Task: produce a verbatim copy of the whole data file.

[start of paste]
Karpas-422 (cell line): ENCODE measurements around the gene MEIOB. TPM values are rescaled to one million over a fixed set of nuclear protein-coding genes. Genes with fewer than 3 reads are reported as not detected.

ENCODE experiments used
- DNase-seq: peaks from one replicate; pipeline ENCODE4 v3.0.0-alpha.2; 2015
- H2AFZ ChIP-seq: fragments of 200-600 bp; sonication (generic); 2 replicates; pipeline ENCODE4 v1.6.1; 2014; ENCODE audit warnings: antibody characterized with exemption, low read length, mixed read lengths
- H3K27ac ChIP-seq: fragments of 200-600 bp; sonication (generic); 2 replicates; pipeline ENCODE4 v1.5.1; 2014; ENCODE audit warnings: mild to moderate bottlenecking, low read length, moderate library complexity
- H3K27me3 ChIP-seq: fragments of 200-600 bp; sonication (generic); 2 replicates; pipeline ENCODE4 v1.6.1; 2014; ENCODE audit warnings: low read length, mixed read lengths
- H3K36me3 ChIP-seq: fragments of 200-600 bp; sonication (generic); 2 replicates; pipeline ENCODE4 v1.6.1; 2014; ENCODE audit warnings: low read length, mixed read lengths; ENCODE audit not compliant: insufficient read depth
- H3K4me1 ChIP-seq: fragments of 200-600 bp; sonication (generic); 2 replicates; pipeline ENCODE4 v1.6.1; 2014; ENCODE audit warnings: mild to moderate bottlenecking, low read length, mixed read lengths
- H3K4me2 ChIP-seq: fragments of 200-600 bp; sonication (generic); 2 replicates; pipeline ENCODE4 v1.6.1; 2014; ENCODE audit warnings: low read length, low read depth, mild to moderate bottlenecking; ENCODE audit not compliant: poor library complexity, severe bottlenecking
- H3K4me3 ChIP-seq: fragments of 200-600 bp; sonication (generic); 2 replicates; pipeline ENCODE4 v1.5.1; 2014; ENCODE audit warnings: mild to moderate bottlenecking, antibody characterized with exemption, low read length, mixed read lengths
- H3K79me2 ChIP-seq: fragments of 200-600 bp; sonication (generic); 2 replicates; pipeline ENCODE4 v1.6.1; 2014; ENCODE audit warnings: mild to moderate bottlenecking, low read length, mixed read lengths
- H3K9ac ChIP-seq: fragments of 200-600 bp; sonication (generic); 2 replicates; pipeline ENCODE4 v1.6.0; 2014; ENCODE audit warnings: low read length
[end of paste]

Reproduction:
Karpas-422 (cell line): ENCODE measurements around the gene MEIOB. TPM values are rescaled to one million over a fixed set of nuclear protein-coding genes. Genes with fewer than 3 reads are reported as not detected.

ENCODE experiments used
- DNase-seq: peaks from one replicate; pipeline ENCODE4 v3.0.0-alpha.2; 2015
- H2AFZ ChIP-seq: fragments of 200-600 bp; sonication (generic); 2 replicates; pipeline ENCODE4 v1.6.1; 2014; ENCODE audit warnings: antibody characterized with exemption, low read length, mixed read lengths
- H3K27ac ChIP-seq: fragments of 200-600 bp; sonication (generic); 2 replicates; pipeline ENCODE4 v1.5.1; 2014; ENCODE audit warnings: mild to moderate bottlenecking, low read length, moderate library complexity
- H3K27me3 ChIP-seq: fragments of 200-600 bp; sonication (generic); 2 replicates; pipeline ENCODE4 v1.6.1; 2014; ENCODE audit warnings: low read length, mixed read lengths
- H3K36me3 ChIP-seq: fragments of 200-600 bp; sonication (generic); 2 replicates; pipeline ENCODE4 v1.6.1; 2014; ENCODE audit warnings: low read length, mixed read lengths; ENCODE audit not compliant: insufficient read depth
- H3K4me1 ChIP-seq: fragments of 200-600 bp; sonication (generic); 2 replicates; pipeline ENCODE4 v1.6.1; 2014; ENCODE audit warnings: mild to moderate bottlenecking, low read length, mixed read lengths
- H3K4me2 ChIP-seq: fragments of 200-600 bp; sonication (generic); 2 replicates; pipeline ENCODE4 v1.6.1; 2014; ENCODE audit warnings: low read length, low read depth, mild to moderate bottlenecking; ENCODE audit not compliant: poor library complexity, severe bottlenecking
- H3K4me3 ChIP-seq: fragments of 200-600 bp; sonication (generic); 2 replicates; pipeline ENCODE4 v1.5.1; 2014; ENCODE audit warnings: mild to moderate bottlenecking, antibody characterized with exemption, low read length, mixed read lengths
- H3K79me2 ChIP-seq: fragments of 200-600 bp; sonication (generic); 2 replicates; pipeline ENCODE4 v1.6.1; 2014; ENCODE audit warnings: mild to moderate bottlenecking, low read length, mixed read lengths
- H3K9ac ChIP-seq: fragments of 200-600 bp; sonication (generic); 2 replicates; pipeline ENCODE4 v1.6.0; 2014; ENCODE audit warnings: low read length